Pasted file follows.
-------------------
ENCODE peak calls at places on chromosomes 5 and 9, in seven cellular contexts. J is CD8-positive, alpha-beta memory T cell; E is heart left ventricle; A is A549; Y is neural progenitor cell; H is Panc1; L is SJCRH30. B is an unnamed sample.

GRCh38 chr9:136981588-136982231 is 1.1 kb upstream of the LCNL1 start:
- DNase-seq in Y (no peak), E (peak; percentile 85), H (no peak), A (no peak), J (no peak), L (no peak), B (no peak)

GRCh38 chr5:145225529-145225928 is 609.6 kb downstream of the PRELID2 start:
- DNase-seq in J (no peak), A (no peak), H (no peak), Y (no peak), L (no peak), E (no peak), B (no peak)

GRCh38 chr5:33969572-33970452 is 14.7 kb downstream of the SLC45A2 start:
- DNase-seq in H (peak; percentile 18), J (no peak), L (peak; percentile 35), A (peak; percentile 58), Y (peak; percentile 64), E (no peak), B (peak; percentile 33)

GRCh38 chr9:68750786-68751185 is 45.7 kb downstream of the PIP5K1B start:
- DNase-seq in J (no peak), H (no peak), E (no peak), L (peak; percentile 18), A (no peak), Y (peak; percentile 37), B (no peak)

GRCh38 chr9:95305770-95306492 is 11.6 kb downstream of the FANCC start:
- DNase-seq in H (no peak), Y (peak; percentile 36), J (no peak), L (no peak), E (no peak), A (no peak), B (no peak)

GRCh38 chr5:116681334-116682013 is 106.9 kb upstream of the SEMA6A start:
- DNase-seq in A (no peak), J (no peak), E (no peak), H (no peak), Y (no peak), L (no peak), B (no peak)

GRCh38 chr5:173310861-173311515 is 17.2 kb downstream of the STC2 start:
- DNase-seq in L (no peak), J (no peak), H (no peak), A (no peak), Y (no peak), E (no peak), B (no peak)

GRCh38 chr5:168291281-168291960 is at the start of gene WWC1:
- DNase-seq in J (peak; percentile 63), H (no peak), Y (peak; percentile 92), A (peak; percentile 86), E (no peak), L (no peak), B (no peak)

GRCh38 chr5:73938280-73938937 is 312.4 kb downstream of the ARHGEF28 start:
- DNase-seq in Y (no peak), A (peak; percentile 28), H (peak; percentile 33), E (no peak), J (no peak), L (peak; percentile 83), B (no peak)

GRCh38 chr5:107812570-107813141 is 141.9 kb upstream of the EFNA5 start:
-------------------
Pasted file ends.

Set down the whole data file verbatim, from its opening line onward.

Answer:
ENCODE peak calls at places on chromosomes 5 and 9, in seven cellular contexts. J is CD8-positive, alpha-beta memory T cell; E is heart left ventricle; A is A549; Y is neural progenitor cell; H is Panc1; L is SJCRH30. B is an unnamed sample.

GRCh38 chr9:136981588-136982231 is 1.1 kb upstream of the LCNL1 start:
- DNase-seq in Y (no peak), E (peak; percentile 85), H (no peak), A (no peak), J (no peak), L (no peak), B (no peak)

GRCh38 chr5:145225529-145225928 is 609.6 kb downstream of the PRELID2 start:
- DNase-seq in J (no peak), A (no peak), H (no peak), Y (no peak), L (no peak), E (no peak), B (no peak)

GRCh38 chr5:33969572-33970452 is 14.7 kb downstream of the SLC45A2 start:
- DNase-seq in H (peak; percentile 18), J (no peak), L (peak; percentile 35), A (peak; percentile 58), Y (peak; percentile 64), E (no peak), B (peak; percentile 33)

GRCh38 chr9:68750786-68751185 is 45.7 kb downstream of the PIP5K1B start:
- DNase-seq in J (no peak), H (no peak), E (no peak), L (peak; percentile 18), A (no peak), Y (peak; percentile 37), B (no peak)

GRCh38 chr9:95305770-95306492 is 11.6 kb downstream of the FANCC start:
- DNase-seq in H (no peak), Y (peak; percentile 36), J (no peak), L (no peak), E (no peak), A (no peak), B (no peak)

GRCh38 chr5:116681334-116682013 is 106.9 kb upstream of the SEMA6A start:
- DNase-seq in A (no peak), J (no peak), E (no peak), H (no peak), Y (no peak), L (no peak), B (no peak)

GRCh38 chr5:173310861-173311515 is 17.2 kb downstream of the STC2 start:
- DNase-seq in L (no peak), J (no peak), H (no peak), A (no peak), Y (no peak), E (no peak), B (no peak)

GRCh38 chr5:168291281-168291960 is at the start of gene WWC1:
- DNase-seq in J (peak; percentile 63), H (no peak), Y (peak; percentile 92), A (peak; percentile 86), E (no peak), L (no peak), B (no peak)

GRCh38 chr5:73938280-73938937 is 312.4 kb downstream of the ARHGEF28 start:
- DNase-seq in Y (no peak), A (peak; percentile 28), H (peak; percentile 33), E (no peak), J (no peak), L (peak; percentile 83), B (no peak)

GRCh38 chr5:107812570-107813141 is 141.9 kb upstream of the EFNA5 start: